May 15, 2001
A newly developed BLS database is capable of generating high-quality information on job creation, job destruction, and the life cycle of establishments.
Job creation is defined as the employment growth contributed by establishments that expand or start up, and job destruction is defined as the employment decline resulting from establishments that contract or shut down. The sum of job creation and job destruction is the net change in employment.
First results from the new BLS longitudinal database (referred to as LDB) show a tremendous amount of heterogeneity underlying net employment growth. For example, net growth between September 1999 and December 1999 was 0.9 percent. This reflected a job creation rate of 8.3 percent and a job destruction rate of 7.4 percent. Thus, these figures indicate that slightly more than 1 in 7 jobs were either created or destroyed in three months.
These data are from the BLS Covered Employment and Wages program. Percent changes in this article are computed with a denominator that is an average of levels in the two quarters. Note that unclassifiable establishments are not included on the chart. For more information, see "Measuring job and establishment flows with BLS longitudinal microdata," by Timothy R. Pivetz, Michael A. Searson, and James R. Spletzer, Monthly Labor Review, April 2001.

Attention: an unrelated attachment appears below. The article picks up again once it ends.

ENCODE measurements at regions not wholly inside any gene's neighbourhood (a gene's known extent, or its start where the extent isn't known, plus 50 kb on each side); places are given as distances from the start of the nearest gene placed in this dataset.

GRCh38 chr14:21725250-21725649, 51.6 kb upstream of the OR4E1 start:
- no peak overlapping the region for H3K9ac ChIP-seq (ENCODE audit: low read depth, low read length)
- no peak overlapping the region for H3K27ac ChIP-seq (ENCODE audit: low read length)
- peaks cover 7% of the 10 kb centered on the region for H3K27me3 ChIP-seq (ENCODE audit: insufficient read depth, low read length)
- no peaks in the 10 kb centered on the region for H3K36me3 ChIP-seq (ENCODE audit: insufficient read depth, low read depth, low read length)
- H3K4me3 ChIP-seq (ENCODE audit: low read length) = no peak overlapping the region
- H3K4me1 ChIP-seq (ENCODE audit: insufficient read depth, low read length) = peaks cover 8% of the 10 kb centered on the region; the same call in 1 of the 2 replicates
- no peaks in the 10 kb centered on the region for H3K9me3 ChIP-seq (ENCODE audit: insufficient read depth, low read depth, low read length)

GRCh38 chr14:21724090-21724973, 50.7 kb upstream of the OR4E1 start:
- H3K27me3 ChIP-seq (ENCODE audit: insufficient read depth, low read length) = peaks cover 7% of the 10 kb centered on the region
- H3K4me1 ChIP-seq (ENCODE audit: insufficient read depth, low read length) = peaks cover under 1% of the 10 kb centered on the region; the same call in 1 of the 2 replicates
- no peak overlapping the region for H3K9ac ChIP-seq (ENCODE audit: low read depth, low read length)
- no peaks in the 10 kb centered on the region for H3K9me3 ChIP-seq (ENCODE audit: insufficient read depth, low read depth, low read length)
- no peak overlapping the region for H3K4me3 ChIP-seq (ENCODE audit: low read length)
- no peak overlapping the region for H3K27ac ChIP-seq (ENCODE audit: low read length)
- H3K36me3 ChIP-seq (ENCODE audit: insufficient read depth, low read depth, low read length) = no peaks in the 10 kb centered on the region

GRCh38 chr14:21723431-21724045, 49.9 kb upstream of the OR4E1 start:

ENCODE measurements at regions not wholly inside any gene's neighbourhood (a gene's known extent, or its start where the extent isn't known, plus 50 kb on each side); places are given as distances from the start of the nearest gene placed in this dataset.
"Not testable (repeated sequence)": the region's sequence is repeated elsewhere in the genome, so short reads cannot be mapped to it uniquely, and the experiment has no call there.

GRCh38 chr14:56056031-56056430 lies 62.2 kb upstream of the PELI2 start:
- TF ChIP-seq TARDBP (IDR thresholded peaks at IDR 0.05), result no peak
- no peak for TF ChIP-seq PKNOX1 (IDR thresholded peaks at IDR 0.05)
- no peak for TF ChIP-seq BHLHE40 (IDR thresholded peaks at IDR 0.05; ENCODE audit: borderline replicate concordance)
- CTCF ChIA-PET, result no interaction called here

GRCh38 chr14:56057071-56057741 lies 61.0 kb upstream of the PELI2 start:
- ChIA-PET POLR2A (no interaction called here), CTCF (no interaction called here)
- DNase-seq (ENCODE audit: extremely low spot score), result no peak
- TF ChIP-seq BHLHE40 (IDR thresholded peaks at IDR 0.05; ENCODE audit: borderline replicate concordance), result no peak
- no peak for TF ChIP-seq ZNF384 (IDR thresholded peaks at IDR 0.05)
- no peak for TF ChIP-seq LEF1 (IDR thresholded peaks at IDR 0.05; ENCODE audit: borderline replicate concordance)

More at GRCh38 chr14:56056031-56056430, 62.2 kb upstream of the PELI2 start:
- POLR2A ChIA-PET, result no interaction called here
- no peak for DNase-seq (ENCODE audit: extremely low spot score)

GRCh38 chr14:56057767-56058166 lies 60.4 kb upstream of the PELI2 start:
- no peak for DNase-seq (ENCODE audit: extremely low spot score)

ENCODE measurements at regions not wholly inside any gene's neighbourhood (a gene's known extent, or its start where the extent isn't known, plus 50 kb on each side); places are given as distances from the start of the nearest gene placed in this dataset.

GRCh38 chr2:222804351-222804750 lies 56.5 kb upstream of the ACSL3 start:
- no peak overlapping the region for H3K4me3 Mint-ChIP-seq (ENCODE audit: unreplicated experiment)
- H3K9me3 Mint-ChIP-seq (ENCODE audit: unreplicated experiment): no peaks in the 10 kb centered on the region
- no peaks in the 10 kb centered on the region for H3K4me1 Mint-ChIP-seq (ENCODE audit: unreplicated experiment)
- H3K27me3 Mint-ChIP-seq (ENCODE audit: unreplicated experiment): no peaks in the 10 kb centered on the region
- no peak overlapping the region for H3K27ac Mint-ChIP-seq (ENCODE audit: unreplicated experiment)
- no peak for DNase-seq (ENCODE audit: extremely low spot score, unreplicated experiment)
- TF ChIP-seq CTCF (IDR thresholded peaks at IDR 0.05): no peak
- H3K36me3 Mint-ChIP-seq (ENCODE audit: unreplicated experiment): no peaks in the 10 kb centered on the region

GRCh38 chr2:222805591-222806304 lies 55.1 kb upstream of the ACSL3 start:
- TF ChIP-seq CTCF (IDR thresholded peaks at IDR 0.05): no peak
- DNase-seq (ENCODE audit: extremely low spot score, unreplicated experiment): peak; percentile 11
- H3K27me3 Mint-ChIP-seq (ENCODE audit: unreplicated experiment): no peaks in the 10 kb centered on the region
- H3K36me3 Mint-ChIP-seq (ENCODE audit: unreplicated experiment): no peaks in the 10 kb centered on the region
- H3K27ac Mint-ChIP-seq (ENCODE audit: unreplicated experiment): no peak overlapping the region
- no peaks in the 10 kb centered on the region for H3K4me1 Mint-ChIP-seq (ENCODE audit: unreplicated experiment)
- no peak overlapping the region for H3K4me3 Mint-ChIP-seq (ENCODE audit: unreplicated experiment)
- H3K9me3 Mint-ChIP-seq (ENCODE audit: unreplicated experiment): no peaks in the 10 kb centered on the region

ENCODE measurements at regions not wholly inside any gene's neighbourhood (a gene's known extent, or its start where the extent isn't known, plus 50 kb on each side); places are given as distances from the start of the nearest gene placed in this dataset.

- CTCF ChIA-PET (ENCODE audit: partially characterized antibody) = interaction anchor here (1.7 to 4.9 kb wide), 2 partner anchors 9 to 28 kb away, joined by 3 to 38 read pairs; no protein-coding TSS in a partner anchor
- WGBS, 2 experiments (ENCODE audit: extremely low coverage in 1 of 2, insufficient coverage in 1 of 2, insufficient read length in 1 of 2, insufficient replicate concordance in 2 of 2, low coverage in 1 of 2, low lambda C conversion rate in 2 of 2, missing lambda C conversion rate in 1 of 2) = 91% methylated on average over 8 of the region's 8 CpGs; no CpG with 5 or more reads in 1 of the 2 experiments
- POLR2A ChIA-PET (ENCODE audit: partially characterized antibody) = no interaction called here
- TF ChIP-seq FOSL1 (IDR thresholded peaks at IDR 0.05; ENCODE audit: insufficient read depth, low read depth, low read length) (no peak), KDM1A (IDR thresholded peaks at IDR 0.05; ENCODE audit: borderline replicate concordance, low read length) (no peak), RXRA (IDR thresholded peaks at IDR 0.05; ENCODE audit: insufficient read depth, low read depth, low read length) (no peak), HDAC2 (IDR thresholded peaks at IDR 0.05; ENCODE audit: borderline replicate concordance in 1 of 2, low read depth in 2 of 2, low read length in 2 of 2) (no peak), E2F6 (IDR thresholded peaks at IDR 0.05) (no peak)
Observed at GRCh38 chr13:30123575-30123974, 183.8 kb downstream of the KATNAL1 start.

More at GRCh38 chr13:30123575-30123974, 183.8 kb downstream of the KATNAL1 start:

Bureau of Labor Statistics, U.S. Department of Labor, The Economics Daily, New information on job creation and destruction on the Internet at http://www.bls.gov/opub/ted/2001/may/wk2/art02.htm (visited November 29, 2015).
Fifty years of looking at changes in peoples lives
Longitudinal surveys help us understand long-term changes, such as how events that happened when a person was in high school affect labor market success as an adult.